Humphrey Jennings, my father

One of Britain’s greatest documentary filmmakers, Humphrey Jennings has long been acclaimed for films such as Listen to Britain and Fires Were Started which beautifully evoke everyday heroism in times of war and peace. Marie-Louise Jennings recalls her father’s boundless energy and creativity.

16 July 2013

By Marie-Louise Jennings

Family Portrait (1950)

My father, Humphrey Jennings, died over 60 years ago. He would have grown to a great age – his younger brother died only last year aged 97. To me it still seems strange that such a strong personality has gone, yet of course he survives in his films. But they cannot convey his stream of talk, his jokes, his stories. Nowadays he would be called a ‘workaholic’. If he wasn’t away making films he would be painting and writing at home. He would go regularly to The National Gallery, the Tate (now the Tate Britain) and the galleries in Cork Street when he was in London.

But often he wasn’t in London, he was away making films. After the war he may well have wanted to get out of filmmaking, but he had to make an income to keep himself and his family.

Tall, skinny, bony-faced with short blond hair and blue eyes, he was in some ways a lonely man. That is to say he didn’t feel lonely, but he was not a ‘joiner’ of groups. He had been an only child for eight years before his brother was born. Being good at writing, painting, acting, languages and sports did not make him popular. He could speak French like a Frenchman, and read and spoke Latin and Greek at school. 

Extract: Listen to Britain (1942)

He said that he was bullied at school, which may well have been true, as boys don’t like those who are clever. Many of his contemporaries disliked him – Stephen Spender whom he met in Cologne after the war – took violently against him for being, he believed, a show-off. Maybe he was a show-off; he enjoyed talking.

For his film crews, working with him was a joy and a deep irritation. Although no bombs were dropping when they were making Fires Were Started (1943) in the East End, they were setting damaged factories alight with paraffin. My father showed absolutely no fear in leaping from rafter to rafter on the roof. But the crew got so irritated with him that once they shouted up to him: “Just a little bit further back Humphrey… just a little bit.”

His great talent was to find the exceptional in the ordinary. What he saw on his trip to Burma in 1947 was for him something different – if he had been able to make the film he had hoped there, the criticism of his post-war work would have faded. Unlike the rest of his work, this trip is almost entirely unknown. Burma had a profound effect on him: Burma, its colours, its people and the way Buddhism infused their lives overwhelmed him.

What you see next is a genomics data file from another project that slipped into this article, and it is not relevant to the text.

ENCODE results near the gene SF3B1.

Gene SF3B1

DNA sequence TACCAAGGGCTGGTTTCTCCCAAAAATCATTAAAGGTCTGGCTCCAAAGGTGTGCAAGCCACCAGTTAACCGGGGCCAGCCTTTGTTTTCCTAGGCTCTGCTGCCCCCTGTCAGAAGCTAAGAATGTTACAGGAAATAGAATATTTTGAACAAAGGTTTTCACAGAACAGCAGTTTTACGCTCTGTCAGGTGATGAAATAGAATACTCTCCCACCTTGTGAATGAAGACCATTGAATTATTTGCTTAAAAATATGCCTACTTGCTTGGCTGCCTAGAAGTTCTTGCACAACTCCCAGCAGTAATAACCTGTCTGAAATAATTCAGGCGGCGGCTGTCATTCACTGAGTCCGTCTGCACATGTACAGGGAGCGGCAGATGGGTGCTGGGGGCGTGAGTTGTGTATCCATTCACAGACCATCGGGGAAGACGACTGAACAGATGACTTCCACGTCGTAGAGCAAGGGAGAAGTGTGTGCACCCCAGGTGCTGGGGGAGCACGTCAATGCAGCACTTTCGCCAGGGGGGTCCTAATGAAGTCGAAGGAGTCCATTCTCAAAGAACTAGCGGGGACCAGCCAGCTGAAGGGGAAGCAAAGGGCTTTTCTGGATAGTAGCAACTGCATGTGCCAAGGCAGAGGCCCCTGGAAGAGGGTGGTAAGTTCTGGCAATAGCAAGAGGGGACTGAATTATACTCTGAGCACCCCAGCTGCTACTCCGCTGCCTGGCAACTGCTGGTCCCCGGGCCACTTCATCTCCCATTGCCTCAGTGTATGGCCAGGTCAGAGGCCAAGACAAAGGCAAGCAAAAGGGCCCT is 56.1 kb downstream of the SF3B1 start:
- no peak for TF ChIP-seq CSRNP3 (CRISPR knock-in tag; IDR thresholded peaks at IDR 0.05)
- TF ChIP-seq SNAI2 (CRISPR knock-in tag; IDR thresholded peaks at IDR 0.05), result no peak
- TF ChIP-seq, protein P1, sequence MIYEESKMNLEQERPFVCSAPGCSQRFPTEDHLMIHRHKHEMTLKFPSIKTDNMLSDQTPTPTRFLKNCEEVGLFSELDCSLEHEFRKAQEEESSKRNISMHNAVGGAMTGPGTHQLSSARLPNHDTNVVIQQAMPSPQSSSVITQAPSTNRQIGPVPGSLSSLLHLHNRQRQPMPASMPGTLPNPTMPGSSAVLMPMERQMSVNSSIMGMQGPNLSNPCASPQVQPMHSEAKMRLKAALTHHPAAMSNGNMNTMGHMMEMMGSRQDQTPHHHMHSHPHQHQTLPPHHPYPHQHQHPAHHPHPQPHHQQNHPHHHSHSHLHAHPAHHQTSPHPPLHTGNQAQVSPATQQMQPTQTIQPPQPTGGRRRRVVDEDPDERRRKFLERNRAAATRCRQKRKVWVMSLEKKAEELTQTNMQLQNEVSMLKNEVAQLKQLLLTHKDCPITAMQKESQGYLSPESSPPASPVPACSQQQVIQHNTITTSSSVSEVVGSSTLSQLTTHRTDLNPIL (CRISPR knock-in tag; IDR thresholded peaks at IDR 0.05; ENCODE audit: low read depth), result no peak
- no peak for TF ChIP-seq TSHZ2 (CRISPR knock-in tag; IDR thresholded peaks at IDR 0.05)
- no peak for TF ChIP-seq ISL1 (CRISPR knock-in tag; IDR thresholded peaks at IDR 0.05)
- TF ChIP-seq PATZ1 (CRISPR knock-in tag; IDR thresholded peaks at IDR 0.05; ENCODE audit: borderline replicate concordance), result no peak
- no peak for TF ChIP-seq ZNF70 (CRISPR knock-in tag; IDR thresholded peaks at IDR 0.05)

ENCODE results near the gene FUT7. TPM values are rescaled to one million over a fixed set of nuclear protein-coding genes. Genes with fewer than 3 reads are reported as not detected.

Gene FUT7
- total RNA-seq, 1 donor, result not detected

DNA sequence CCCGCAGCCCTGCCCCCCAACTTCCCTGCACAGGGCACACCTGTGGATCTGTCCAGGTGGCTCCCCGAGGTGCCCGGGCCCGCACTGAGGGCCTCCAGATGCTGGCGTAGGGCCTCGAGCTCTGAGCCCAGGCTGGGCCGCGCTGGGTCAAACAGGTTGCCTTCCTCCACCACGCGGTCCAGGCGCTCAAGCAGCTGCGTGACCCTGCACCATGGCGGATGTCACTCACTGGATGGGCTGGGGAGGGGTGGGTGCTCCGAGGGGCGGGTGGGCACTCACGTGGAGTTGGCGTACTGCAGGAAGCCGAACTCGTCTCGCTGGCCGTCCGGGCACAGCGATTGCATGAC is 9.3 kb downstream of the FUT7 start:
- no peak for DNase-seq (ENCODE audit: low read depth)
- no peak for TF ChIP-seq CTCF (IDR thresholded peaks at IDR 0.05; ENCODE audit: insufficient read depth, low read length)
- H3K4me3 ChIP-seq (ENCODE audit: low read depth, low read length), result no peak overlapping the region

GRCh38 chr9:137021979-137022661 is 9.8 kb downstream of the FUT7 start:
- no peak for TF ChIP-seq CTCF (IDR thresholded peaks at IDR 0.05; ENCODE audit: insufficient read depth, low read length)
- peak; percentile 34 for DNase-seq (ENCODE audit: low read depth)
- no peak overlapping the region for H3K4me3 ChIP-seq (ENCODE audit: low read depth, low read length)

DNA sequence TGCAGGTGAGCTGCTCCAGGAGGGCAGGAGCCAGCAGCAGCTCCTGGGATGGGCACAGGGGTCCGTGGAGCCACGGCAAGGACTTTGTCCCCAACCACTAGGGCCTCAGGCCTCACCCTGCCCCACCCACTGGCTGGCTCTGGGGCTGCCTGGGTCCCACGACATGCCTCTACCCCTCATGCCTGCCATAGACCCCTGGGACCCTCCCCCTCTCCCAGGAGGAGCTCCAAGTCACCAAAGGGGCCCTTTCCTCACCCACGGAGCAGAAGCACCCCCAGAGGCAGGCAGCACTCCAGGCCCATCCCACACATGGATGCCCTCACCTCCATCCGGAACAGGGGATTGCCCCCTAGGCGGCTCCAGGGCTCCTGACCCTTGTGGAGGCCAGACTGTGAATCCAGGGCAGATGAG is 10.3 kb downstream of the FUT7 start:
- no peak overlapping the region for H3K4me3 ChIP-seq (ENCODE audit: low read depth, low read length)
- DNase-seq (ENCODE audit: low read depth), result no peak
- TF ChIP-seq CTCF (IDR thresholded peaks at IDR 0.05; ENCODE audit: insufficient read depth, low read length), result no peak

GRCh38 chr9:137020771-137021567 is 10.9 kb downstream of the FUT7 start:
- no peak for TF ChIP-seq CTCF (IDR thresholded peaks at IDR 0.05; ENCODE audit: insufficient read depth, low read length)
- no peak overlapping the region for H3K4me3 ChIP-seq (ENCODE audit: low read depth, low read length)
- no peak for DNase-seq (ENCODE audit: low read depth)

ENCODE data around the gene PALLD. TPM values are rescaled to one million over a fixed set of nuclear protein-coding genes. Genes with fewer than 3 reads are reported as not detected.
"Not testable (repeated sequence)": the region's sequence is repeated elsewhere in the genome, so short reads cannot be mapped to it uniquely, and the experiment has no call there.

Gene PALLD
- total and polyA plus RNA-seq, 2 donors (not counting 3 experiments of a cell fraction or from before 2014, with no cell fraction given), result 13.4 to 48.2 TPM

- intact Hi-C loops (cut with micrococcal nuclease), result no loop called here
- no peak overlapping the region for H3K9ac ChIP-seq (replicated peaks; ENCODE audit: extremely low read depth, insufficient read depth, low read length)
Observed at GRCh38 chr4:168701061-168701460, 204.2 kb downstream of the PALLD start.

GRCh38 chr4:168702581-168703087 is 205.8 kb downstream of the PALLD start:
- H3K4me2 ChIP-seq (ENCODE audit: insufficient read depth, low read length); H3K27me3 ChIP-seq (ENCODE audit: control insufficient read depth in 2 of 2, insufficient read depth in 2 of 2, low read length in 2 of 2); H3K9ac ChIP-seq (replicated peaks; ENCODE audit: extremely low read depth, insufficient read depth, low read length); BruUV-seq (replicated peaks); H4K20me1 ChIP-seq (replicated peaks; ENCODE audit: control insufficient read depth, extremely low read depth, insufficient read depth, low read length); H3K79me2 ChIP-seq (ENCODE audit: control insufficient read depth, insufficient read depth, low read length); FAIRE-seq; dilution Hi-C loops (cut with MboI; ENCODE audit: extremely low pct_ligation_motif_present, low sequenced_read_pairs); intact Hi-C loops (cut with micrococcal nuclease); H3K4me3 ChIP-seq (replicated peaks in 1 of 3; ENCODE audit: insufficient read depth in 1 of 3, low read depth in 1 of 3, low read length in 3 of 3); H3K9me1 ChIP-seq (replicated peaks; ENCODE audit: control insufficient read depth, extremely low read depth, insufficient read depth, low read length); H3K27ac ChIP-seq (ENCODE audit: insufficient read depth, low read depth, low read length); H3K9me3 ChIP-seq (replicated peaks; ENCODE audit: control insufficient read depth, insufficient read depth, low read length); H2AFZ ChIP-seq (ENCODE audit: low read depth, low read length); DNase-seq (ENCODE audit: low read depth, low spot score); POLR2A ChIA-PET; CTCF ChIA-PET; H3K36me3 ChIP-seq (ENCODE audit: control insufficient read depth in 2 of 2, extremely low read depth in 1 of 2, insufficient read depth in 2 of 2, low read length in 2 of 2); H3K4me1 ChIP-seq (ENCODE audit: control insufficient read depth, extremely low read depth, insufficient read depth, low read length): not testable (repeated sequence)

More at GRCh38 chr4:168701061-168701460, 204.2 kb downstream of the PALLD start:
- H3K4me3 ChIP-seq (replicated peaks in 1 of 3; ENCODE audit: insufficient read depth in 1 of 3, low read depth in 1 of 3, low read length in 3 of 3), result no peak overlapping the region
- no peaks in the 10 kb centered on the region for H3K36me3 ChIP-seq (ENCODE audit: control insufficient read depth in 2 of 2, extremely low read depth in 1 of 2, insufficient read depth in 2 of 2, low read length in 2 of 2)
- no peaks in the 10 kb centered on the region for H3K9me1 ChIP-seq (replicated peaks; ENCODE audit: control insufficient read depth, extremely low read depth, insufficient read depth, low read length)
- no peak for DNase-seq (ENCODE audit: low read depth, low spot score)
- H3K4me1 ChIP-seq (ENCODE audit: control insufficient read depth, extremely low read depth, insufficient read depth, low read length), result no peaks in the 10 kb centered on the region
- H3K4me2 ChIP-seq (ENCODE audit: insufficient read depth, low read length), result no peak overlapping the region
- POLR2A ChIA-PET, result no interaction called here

The letters he wrote to my mother show vividly how deeply the country affected him. His short descriptions of the water festival, the funeral of a priest, and a night-time performance of a play, reflect how he looked at the life around him. Travelling up to the border with China, along the coast to Arakan and across to Mandalay, his scraps of notes, though apparently random, were the beginnings of what he would have used in making a film. We do not have these scraps for any of his other films, and they are important in discerning his vision. It is very much hoped that these texts, together with the superb photographs that he took, might one day be published.

Extract: Spare Time (1939)

Returning to England, it was found not to be possible to make a Burma film: my father said it must be made in colour, and colour stock was too expensive and in short supply.

All the time while he was filmmaking he was also painting and working on the book Pandaemonium, about the effect of the coming of the machine on our minds, our language and our vision. Never published in his lifetime, an abbreviated edition came out in 1986, and has since been republished three times, and had a profound effect on Danny Boyle when he directed the 2012 Summer Olympics opening ceremony.

My father went to Europe in August 1950 to make a film, The Good Life, on health for the European Economic Commission. His last country was to be Greece. In Athens he had wanted to visit a writer who lived on a island off the coast, but he got on the wrong boat and arrived on the island of Poros, where, climbing up rocks, he fell, injuring himself mortally. He died in Athens and is buried there in the First Cemetery.

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